I happened to be sorting through a mound of documents that I had retrieved out of my rental storage unit back in Ennis, Texas when I came across a stack of old chess score sheets that I had kept over the years.
Space is at a premium on board the boat so I had little qualms about discarding ancient tax returns and such. Nevertheless I came across one score sheet in particular that got me thinking back to the time when I played against former World Champion Boris Spassky in a simultaneous exhibition.
The result was a draw yet a missed win for me versus the illustrious Grandmaster. The event was held at was then the Holiday Inn Hotel located at Mockingbird and Central Expressway in Dallas... a venue which has since undergone quite a number of both owner and name changes.
Nevertheless this game felt more like a loss than a hard earned draw with the black pieces despite the outcome. I failed to do some hard calculations at a critical moment of the game and did not play the incisive moves to bring the game to an abrupt conclusion.
The score sheet does not reflect the final fifteen or so moves showing white's king stalemated on the a1 square.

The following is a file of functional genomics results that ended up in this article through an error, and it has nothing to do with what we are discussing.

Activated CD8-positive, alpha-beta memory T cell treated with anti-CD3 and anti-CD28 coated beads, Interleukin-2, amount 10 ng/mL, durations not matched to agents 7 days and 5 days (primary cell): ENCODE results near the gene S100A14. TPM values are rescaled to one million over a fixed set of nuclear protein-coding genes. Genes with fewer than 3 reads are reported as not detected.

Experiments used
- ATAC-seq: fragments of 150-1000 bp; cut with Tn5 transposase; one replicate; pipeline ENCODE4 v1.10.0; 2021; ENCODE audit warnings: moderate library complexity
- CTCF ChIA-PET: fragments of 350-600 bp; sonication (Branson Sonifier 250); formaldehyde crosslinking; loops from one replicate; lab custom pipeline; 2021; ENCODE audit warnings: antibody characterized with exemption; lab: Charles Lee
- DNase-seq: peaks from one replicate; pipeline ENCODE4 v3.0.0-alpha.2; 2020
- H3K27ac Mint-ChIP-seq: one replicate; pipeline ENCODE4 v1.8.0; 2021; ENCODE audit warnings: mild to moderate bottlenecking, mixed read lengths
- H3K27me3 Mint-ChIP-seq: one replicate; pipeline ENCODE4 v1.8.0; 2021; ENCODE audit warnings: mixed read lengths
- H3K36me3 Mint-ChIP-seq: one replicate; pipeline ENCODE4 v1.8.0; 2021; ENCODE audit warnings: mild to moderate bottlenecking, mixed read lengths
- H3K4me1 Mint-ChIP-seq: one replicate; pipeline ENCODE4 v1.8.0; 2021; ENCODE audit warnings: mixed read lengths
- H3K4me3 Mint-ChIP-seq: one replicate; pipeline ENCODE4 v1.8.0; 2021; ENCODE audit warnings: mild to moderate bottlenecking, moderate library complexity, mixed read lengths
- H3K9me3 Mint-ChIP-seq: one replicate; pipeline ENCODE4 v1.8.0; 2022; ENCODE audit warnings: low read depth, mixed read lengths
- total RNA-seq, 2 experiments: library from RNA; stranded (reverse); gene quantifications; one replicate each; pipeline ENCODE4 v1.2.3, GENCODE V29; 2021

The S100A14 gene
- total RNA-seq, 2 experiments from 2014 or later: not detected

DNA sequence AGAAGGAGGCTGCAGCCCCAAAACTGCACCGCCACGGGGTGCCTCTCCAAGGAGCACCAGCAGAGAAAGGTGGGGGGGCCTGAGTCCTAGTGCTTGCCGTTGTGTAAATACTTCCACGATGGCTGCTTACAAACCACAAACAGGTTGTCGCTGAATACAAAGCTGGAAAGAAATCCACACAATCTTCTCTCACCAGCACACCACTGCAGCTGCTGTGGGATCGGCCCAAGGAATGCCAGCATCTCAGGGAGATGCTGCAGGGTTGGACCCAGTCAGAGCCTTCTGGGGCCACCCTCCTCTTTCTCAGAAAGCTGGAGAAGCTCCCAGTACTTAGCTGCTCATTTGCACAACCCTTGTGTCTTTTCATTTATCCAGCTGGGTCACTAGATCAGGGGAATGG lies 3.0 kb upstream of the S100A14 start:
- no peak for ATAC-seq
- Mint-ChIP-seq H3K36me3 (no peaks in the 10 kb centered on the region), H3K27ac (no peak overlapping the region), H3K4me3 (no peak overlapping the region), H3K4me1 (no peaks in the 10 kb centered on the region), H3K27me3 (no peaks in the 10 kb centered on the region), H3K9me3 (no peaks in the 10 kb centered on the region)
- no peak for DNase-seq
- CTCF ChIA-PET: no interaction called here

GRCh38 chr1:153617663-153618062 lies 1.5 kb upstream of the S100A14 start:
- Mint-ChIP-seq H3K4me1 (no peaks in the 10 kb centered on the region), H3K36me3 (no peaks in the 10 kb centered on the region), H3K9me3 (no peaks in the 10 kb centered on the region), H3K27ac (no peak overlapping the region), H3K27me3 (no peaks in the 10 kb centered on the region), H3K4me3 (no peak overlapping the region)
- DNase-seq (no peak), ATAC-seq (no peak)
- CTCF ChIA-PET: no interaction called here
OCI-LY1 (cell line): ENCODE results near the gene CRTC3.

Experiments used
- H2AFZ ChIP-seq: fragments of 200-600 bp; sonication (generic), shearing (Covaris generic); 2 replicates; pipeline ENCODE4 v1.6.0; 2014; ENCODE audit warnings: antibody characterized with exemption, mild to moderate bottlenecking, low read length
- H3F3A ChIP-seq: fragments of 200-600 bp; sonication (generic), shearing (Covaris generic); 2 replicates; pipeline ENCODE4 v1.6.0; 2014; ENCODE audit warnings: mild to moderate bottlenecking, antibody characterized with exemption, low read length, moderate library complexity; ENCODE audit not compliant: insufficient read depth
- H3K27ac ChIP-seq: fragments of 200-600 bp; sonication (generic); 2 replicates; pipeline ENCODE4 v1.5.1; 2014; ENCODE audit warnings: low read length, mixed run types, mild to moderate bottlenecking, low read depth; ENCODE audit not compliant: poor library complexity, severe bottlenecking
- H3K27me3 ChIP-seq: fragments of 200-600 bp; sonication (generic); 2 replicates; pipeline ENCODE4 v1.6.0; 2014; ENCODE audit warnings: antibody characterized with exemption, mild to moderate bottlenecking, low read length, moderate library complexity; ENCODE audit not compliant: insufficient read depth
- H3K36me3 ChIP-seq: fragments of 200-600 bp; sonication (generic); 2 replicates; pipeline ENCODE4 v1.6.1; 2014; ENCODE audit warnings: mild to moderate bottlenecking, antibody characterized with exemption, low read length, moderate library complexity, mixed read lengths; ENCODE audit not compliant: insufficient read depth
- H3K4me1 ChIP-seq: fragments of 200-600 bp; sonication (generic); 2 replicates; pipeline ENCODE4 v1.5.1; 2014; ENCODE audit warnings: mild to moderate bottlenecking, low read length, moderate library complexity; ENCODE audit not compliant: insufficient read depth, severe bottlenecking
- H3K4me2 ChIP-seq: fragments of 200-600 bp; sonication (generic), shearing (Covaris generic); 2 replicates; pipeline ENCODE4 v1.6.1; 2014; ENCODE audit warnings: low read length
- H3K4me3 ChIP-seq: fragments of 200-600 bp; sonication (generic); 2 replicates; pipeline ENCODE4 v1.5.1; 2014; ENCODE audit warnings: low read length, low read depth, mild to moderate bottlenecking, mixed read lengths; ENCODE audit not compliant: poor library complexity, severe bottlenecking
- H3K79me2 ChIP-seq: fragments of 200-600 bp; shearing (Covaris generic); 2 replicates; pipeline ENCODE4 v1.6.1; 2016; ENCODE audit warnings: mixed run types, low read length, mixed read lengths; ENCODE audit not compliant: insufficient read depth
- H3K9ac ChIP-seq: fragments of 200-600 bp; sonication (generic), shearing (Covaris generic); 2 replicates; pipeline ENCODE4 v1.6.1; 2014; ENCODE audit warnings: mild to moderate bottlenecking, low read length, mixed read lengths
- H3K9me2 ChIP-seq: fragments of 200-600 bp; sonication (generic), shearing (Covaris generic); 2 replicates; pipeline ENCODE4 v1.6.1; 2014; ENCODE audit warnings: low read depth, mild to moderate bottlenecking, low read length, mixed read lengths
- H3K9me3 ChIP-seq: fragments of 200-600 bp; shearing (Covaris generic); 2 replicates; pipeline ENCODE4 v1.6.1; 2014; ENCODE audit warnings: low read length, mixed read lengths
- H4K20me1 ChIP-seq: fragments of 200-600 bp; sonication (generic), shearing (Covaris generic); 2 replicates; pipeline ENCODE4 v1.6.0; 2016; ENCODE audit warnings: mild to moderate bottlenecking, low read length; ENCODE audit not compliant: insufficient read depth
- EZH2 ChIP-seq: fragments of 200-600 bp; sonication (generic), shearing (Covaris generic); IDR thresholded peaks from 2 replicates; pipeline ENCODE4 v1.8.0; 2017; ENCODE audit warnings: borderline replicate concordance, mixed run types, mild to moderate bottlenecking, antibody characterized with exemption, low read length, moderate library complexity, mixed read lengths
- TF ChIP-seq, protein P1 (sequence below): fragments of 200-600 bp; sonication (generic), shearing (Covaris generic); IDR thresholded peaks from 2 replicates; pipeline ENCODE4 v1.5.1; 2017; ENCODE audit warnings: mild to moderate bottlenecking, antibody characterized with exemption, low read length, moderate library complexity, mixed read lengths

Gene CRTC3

Upon the game's conclusion and upon my illustrious opponent signing off on the score sheet I reconstructed the critical position and suggested a decisive continuation for black. Mr. Spassky immediately and graciously responded in his heavily accented English, "Yah, yah...you would have won".
Unfortunately, against my better judgement I then blurted out, "Did you sign your name in English or in Russian?".. to which he then stood erect.. leaned forward and with his teeth understandably clenched, emphatically retorted Russian!! and I, still seething and annoyed with myself for having missed a win, collected my score sheet and autographed board and hurried on out of the playing hall.
A number of months later I find myself participating in a premier international event held in New York quietly observing some of highest internationally ranked players in the world gathering at their respective playing tables when there is a sudden hush in the playing hall.
Striding up together towards the cordoned off premier playing section to my surprise are former world champions Vassily Smyslov and Boris Spassky. I seem to recall my eyes widening and my jaw going slack as they approached. I wasn't but perhaps a few feet away when Mr. Spassky ever so briefly seemed to catch sight of me and then does a quick double take and then of all things, winks at me.
I'm quite sure that he didn't remember my previous indiscretion at that very moment.
Mr. Spassky... I do apologize for my confrontational utterance.